We humans love confidence in others, because it means we don’t have to work as hard. Confidence is a signal we use to decide to trust, and trust is always easier than distrust. The more confident the delivery, the less likely we are to question it.

It’s this natural human tendency that put the “con” in “con artist.” “Con” is short for confidence, and it originates with an individual named William Thompson, who plied the streets of New York in the 1840s.

He would walk up to a total stranger who was obviously well-off and greet them like a long-lost friend. After a few minutes of friendly conversation, during which the target would be desperately trying to place this individual, Thompson would ask for the loan of something of value. He would then set his hook with this: “Do you have confidence in me to loan me this [item] till tomorrow?”  The success of this scam was totally dependent on an imbalance of confidence: extreme confidence on the part of the con artist, and a lack of confidence on the part of the target.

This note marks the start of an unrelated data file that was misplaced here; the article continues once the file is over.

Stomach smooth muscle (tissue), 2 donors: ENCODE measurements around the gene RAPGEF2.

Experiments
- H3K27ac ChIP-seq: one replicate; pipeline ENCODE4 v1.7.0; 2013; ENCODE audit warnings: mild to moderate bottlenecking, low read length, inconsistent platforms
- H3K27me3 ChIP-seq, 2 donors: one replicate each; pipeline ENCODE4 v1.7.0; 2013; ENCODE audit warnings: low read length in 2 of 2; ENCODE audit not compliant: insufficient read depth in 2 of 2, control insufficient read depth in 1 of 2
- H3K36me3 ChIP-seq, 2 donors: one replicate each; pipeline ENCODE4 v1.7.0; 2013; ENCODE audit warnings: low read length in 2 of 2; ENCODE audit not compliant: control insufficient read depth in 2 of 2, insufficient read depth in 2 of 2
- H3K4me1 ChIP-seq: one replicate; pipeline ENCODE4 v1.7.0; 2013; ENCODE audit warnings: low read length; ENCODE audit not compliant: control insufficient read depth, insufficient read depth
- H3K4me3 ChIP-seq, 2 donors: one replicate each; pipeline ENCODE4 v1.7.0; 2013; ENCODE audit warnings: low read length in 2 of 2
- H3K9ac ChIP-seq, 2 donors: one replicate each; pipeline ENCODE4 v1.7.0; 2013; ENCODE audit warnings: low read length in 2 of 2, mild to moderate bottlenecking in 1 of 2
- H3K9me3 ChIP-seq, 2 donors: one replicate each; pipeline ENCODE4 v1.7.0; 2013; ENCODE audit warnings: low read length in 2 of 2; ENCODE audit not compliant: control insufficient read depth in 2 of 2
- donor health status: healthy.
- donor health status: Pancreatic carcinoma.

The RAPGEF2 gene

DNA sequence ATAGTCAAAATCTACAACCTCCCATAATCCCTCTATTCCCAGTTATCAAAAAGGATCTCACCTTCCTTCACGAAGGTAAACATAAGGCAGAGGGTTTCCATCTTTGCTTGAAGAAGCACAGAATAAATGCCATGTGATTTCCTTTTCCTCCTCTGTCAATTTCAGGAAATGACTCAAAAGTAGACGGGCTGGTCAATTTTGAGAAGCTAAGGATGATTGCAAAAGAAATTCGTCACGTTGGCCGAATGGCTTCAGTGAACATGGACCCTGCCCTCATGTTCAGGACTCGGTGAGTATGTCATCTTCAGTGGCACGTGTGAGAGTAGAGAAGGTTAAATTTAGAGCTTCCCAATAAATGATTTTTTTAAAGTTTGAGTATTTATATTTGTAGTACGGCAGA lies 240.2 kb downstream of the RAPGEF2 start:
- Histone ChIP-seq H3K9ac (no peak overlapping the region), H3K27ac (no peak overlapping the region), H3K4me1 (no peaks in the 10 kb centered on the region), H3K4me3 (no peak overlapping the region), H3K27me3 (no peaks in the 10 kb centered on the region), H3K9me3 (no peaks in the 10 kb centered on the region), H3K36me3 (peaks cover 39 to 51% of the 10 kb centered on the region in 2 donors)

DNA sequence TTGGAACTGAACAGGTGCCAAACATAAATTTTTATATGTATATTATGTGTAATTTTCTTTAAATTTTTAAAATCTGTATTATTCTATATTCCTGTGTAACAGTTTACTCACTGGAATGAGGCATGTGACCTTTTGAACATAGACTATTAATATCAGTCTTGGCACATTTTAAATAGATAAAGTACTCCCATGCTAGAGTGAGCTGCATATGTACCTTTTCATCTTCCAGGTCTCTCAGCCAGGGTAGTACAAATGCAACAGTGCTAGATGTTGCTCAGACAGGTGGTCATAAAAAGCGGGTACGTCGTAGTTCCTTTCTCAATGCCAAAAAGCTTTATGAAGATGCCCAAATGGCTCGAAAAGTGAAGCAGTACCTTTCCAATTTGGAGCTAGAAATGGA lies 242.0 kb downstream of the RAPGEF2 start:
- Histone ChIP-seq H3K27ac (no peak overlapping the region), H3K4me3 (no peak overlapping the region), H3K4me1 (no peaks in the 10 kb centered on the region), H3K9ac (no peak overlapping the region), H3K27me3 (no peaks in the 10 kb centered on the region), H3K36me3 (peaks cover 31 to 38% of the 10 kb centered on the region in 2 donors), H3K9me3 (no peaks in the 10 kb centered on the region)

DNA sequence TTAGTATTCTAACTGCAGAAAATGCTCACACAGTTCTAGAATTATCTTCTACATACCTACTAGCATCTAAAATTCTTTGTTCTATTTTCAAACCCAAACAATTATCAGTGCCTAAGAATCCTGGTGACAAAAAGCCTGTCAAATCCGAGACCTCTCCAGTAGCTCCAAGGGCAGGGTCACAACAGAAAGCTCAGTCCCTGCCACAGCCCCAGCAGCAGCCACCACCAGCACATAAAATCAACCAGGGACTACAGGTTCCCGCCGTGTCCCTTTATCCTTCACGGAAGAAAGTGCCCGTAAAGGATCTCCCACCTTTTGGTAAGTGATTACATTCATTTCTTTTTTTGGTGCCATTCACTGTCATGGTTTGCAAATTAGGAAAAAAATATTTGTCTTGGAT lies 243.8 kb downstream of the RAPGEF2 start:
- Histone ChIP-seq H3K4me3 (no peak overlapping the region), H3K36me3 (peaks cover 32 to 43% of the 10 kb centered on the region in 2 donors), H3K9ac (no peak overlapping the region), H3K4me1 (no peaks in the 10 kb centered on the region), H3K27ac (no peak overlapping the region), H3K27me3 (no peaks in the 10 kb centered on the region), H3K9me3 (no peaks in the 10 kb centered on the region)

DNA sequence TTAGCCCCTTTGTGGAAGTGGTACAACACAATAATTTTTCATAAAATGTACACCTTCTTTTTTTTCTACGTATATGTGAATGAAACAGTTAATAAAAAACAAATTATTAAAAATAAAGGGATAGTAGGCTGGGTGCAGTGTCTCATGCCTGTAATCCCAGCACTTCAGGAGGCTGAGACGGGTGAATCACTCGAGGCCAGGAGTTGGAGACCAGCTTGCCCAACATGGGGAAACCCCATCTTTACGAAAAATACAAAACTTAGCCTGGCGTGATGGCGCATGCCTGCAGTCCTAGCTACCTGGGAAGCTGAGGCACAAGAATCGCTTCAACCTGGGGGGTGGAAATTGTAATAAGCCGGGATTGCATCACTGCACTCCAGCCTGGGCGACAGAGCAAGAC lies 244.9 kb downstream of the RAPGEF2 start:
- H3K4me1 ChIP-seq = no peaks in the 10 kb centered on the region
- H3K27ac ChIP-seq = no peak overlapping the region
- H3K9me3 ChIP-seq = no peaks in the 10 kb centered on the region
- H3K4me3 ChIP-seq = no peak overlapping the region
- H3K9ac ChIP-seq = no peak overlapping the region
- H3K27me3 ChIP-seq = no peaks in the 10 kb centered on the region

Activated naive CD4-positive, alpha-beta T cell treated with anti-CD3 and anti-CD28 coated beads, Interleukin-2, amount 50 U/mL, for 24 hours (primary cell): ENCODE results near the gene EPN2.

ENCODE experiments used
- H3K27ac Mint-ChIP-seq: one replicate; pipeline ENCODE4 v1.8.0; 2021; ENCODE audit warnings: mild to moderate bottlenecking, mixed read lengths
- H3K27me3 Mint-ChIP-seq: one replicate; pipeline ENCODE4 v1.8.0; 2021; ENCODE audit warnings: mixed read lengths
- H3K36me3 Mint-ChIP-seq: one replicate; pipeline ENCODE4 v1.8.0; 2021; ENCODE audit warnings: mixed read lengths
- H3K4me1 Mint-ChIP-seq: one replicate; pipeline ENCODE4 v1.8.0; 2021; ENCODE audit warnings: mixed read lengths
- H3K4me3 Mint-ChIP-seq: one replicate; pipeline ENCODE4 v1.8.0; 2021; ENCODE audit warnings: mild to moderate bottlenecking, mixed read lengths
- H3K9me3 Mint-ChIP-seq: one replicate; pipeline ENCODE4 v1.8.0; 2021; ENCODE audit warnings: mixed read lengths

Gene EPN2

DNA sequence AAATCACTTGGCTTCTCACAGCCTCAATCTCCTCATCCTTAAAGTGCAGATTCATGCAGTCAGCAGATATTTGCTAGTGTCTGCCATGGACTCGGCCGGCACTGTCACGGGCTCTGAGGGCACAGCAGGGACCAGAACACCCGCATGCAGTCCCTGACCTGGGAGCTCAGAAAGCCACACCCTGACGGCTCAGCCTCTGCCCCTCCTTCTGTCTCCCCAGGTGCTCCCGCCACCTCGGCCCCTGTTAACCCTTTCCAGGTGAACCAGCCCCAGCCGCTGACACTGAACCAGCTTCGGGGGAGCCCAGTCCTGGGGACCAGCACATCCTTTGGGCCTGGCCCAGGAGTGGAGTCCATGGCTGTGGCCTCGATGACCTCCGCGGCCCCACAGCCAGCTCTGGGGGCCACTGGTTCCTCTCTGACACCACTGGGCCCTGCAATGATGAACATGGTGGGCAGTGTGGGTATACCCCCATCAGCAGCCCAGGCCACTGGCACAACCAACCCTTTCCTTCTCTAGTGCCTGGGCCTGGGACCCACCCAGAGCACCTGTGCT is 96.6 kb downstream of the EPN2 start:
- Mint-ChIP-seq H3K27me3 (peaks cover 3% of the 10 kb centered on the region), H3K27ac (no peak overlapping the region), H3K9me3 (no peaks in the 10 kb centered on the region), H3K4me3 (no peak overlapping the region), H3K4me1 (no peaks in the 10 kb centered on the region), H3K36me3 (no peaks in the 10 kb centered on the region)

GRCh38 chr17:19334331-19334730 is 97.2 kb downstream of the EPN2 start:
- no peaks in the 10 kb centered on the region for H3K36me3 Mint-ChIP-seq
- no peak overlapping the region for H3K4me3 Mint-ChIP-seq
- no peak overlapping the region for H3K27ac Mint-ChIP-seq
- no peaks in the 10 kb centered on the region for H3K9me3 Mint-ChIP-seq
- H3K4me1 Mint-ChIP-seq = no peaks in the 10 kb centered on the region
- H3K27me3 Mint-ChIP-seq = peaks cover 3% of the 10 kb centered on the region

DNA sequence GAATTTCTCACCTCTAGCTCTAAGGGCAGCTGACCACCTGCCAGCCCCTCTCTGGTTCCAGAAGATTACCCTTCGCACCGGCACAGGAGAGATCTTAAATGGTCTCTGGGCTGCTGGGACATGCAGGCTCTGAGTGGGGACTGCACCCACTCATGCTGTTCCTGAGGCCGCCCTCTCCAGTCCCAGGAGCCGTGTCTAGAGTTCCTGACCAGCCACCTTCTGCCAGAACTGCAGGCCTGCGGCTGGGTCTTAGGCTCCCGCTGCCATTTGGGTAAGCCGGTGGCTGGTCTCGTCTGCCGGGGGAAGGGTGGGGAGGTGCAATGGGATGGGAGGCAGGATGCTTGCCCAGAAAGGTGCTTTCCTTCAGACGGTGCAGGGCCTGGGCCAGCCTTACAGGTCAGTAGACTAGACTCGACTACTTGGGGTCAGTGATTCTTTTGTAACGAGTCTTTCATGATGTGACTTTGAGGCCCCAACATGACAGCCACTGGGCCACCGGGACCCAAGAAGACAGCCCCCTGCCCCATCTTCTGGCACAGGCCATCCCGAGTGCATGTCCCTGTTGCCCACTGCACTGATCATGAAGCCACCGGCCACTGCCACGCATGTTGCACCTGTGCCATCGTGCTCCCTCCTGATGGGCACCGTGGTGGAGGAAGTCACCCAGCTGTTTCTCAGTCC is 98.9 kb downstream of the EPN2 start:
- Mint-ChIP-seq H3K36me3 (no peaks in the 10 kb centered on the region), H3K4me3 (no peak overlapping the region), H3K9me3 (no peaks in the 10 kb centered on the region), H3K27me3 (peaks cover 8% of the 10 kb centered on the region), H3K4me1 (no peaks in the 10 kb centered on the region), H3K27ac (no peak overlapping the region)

It’s ironic that in an era where it’s easier than ever to fact-check, we are seeing increasing disregard for the truth. According to he Washington Post, Donald Trump passed a misinformation milestone on July 9, making 20,000 false or misleading claims since he became President. He surged past that particular post when he lied 62 times on that day alone. I don’t even think I talk 62 times per day. 

This habit of playing fast and loose with the truth is not Trump’s alone. Unfortunately, egregious lying has been normalized in today’s world. We have now entered an era where full-time fact-checking is necessary. On July 7, New York Times columnist Thomas Friedman said we need a Biden-Trump debate, but only on two conditions: First, only if Trump releases his tax returns, and second, only if there is a non-partisan real-time fact-checking team keeping the debaters accountable. 

We have accepted this as the new normal. But we shouldn’t. There's an unacceptable cost we’re paying by doing so. And that cost becomes apparent when we think about the consequence of lying on a personal basis.